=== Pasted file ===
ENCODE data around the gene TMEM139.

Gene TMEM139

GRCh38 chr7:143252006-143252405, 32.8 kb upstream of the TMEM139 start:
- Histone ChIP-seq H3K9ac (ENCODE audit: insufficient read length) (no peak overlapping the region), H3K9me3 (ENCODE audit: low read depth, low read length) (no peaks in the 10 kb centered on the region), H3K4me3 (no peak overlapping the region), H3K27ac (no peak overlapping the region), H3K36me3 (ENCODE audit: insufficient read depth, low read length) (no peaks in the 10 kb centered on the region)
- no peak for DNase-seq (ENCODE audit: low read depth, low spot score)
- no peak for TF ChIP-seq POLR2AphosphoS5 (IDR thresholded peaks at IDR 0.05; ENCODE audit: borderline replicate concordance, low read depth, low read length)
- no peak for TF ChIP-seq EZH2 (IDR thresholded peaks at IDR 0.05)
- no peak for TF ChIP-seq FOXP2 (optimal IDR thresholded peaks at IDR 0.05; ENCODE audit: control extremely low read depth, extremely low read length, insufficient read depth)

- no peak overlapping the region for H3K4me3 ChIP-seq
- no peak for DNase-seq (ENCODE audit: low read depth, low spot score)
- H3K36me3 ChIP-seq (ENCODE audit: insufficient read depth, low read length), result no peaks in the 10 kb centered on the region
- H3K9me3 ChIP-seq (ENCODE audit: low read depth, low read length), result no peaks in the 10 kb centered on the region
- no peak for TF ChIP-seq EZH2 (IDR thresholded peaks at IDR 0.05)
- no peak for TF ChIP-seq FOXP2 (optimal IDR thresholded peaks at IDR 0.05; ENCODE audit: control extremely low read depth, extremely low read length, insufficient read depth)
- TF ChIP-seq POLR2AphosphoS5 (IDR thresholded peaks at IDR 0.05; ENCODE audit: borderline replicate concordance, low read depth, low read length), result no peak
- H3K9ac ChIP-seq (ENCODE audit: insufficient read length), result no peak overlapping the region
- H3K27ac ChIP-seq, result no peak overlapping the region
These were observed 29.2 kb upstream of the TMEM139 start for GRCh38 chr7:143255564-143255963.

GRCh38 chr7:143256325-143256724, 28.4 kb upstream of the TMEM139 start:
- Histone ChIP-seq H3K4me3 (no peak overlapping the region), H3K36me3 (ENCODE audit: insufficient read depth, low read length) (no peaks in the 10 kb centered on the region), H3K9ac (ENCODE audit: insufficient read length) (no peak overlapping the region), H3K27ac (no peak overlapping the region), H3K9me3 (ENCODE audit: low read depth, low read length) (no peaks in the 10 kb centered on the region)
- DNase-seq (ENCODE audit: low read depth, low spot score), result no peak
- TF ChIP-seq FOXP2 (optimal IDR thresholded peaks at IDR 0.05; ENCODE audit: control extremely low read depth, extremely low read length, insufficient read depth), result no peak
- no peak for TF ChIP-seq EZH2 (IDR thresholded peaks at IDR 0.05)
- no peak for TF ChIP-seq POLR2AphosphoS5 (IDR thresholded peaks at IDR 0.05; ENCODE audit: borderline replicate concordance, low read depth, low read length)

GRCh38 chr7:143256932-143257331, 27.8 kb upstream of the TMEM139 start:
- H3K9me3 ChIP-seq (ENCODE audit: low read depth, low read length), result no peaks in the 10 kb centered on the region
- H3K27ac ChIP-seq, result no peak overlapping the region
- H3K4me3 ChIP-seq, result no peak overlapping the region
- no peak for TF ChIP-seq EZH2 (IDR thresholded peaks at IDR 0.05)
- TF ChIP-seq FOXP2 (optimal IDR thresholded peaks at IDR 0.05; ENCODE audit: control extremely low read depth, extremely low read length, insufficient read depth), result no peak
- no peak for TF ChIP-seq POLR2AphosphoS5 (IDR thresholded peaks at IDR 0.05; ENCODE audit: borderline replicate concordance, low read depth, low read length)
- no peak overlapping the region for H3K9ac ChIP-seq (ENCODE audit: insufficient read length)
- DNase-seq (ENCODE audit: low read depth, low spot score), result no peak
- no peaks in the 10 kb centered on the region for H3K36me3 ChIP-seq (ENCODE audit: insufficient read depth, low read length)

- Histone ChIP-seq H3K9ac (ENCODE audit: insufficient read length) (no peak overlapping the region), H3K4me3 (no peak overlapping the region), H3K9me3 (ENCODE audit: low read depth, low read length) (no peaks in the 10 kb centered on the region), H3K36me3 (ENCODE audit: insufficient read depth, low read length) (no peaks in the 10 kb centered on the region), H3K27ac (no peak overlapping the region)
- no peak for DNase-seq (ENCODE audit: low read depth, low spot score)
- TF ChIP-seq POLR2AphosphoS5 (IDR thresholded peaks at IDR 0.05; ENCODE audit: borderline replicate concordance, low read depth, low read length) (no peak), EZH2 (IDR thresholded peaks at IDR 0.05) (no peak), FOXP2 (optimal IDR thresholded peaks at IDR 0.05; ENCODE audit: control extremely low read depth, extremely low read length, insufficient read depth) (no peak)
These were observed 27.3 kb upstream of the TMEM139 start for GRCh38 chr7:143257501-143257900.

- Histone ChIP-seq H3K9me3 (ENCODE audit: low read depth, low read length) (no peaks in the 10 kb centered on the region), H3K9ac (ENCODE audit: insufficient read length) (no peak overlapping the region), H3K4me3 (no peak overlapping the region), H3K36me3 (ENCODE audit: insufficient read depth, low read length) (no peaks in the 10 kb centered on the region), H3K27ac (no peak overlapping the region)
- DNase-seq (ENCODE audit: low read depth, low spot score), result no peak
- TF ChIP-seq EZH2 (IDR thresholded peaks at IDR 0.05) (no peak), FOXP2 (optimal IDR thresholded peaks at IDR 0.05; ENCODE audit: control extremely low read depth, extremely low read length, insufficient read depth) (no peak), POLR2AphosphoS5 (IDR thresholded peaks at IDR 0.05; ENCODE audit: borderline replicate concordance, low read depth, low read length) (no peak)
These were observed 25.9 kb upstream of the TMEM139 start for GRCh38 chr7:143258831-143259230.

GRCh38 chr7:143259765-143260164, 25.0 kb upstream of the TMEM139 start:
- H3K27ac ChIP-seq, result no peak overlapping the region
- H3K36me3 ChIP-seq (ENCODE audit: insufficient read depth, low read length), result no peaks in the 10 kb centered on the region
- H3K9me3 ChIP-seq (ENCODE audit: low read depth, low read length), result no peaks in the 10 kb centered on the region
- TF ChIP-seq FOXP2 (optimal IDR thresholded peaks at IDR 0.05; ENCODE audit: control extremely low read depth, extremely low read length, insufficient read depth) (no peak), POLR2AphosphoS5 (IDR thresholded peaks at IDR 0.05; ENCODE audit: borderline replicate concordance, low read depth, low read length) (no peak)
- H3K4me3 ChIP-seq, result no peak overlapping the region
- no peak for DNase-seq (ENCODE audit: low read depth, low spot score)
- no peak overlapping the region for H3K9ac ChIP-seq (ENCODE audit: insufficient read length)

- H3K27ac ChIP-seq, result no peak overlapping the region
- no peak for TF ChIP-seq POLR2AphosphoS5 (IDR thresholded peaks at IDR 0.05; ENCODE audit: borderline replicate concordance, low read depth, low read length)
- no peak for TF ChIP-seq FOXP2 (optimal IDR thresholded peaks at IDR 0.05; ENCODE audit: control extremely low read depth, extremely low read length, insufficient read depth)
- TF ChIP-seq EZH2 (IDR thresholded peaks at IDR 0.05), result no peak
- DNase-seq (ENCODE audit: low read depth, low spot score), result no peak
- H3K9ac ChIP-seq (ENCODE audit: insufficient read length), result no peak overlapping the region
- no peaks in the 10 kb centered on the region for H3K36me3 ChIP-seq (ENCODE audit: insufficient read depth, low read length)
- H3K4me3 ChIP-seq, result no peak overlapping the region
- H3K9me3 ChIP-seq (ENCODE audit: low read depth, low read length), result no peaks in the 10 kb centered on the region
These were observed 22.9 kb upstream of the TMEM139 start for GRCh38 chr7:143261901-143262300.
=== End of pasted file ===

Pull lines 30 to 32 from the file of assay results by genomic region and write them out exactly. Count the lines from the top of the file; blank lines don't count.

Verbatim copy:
- TF ChIP-seq FOXP2 (optimal IDR thresholded peaks at IDR 0.05; ENCODE audit: control extremely low read depth, extremely low read length, insufficient read depth), result no peak
- no peak for TF ChIP-seq POLR2AphosphoS5 (IDR thresholded peaks at IDR 0.05; ENCODE audit: borderline replicate concordance, low read depth, low read length)
- no peak overlapping the region for H3K9ac ChIP-seq (ENCODE audit: insufficient read length)